Now that lockdown restrictions have been eased significantly, shoppers are nervously returning.

It’s a brave new world out there and it’s more than just nerve-wracking going back out, visiting retailers, pubs and beauticians – it’s confusing, it’s less fun and an undertone of seriousness is present at all times. No one wants to get it wrong, or look silly and uninformed.

The once-relaxing, rejuvenating experience of visiting the hairdressers is a perfect example of what’s changed and how we should consider that, when designing our customer experience strategy.

Before we look at that customer journey, however, let’s look at why it is so important to our customers, and why we should be taking it as seriously as possible right now.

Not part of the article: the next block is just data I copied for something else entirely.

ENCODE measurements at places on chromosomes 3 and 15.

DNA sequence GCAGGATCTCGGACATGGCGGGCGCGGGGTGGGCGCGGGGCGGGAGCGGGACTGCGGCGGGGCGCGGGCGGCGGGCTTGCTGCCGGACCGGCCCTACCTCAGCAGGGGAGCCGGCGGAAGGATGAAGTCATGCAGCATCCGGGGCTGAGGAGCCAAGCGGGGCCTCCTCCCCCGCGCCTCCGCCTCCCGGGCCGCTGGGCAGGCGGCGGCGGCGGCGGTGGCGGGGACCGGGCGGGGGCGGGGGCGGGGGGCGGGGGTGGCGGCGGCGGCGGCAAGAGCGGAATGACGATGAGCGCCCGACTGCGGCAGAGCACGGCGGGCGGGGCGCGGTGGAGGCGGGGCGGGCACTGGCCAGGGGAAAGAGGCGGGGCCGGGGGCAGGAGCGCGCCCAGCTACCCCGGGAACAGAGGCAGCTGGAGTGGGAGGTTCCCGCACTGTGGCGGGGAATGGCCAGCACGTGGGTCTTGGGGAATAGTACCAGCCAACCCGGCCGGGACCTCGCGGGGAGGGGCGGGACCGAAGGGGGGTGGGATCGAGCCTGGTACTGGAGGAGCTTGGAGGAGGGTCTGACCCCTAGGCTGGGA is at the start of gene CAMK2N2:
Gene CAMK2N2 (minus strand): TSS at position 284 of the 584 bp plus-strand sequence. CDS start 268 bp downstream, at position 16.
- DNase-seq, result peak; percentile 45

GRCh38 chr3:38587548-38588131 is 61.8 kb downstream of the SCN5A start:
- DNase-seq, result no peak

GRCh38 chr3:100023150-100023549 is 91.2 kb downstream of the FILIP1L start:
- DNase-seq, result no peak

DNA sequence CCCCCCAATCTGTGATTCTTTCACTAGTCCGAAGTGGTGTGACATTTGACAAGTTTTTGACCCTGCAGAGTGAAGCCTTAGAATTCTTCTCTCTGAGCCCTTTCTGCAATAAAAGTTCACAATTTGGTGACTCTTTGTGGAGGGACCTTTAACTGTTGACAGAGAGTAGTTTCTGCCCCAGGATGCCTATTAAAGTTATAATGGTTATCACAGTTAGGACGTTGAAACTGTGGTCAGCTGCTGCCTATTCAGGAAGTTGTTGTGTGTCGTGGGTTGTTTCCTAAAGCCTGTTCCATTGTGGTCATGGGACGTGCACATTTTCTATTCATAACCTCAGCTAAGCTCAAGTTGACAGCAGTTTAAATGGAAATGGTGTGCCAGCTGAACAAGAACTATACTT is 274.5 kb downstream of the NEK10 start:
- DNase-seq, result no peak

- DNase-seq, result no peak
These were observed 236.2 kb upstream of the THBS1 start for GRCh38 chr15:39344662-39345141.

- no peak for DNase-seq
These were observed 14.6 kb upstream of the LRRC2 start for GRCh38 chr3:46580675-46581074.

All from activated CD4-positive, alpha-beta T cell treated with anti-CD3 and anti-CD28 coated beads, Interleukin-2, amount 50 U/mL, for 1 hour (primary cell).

What’s the problem?

Having your hair done is not just a functional thing. It can have a deeper psychological impact. The same can be said for shopping for clothes, make-up, shoes, a car – the list goes on. This quote from Rebecca Newman, a psychotherapist based in Philadelphia, sums it up well:

“When we’re going through a period of transition that is particularly painful, we tend to make decisions that provide immediate relief.”

According to Newman, altering the way we look or making an impulse buy is like figuratively shedding our skin, and we do so in the belief that it will improve our emotional well-being.